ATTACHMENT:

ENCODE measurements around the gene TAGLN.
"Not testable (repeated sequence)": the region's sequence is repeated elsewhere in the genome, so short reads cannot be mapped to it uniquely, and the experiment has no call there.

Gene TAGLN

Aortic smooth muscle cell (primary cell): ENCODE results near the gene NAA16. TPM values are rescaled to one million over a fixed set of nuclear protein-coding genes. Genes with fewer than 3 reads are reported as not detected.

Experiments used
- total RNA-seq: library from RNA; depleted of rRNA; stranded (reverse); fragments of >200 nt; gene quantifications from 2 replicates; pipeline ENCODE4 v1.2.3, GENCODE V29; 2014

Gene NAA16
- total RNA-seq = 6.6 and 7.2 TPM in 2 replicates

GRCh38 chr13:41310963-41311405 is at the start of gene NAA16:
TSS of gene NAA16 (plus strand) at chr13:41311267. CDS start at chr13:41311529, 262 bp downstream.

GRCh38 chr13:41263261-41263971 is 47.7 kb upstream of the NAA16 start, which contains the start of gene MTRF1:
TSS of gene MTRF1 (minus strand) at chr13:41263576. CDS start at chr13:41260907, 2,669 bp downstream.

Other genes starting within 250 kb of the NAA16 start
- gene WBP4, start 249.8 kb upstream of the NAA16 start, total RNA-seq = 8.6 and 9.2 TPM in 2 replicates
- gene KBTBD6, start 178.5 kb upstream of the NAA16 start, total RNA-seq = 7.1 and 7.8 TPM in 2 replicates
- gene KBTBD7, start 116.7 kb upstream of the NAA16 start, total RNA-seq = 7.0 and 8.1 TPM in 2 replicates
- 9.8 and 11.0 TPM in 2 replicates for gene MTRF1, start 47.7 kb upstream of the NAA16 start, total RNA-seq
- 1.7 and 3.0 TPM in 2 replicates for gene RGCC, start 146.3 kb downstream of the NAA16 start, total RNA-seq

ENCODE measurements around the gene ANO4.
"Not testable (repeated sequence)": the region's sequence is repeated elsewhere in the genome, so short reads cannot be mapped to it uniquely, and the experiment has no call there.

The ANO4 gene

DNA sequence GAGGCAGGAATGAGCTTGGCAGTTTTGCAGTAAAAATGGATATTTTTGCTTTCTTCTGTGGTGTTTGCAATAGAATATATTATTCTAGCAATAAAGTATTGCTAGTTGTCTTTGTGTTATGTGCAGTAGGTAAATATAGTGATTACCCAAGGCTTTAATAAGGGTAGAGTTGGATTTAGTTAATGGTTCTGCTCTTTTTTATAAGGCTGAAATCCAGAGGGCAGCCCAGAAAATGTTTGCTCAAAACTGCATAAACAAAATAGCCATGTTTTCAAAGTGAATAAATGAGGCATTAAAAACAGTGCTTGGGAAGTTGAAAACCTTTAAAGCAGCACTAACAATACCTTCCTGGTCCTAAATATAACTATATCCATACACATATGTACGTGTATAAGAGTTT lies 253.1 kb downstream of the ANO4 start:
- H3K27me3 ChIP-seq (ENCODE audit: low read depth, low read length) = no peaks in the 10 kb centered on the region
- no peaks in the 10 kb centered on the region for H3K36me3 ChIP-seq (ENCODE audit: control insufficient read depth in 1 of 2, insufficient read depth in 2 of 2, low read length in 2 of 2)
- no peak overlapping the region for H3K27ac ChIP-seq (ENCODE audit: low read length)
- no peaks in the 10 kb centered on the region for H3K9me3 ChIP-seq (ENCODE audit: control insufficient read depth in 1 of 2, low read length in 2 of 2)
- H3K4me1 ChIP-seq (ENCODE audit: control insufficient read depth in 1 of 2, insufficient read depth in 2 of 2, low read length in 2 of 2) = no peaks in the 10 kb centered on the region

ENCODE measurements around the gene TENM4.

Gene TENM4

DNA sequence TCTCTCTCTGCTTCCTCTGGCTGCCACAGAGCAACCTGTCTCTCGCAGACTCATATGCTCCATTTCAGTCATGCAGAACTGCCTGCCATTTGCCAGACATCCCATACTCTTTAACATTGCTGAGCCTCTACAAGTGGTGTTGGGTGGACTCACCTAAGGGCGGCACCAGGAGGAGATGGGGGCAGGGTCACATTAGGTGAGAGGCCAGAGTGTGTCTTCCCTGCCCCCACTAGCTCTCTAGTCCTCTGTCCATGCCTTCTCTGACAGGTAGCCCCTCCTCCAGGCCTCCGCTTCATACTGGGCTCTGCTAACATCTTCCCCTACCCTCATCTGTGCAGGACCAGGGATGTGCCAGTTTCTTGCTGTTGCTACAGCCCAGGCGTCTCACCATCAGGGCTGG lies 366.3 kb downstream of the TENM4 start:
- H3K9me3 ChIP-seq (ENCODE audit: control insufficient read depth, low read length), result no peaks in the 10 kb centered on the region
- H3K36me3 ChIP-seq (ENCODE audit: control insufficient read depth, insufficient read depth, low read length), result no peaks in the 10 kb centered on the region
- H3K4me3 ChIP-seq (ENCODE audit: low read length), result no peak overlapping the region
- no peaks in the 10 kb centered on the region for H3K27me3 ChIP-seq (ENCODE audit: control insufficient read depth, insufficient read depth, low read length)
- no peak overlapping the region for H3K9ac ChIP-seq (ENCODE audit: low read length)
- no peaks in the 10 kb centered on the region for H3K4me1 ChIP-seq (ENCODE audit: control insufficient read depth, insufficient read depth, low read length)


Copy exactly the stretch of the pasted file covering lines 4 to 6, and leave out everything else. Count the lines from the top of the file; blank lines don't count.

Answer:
Aortic smooth muscle cell (primary cell): ENCODE results near the gene NAA16. TPM values are rescaled to one million over a fixed set of nuclear protein-coding genes. Genes with fewer than 3 reads are reported as not detected.

Experiments used
- total RNA-seq: library from RNA; depleted of rRNA; stranded (reverse); fragments of >200 nt; gene quantifications from 2 replicates; pipeline ENCODE4 v1.2.3, GENCODE V29; 2014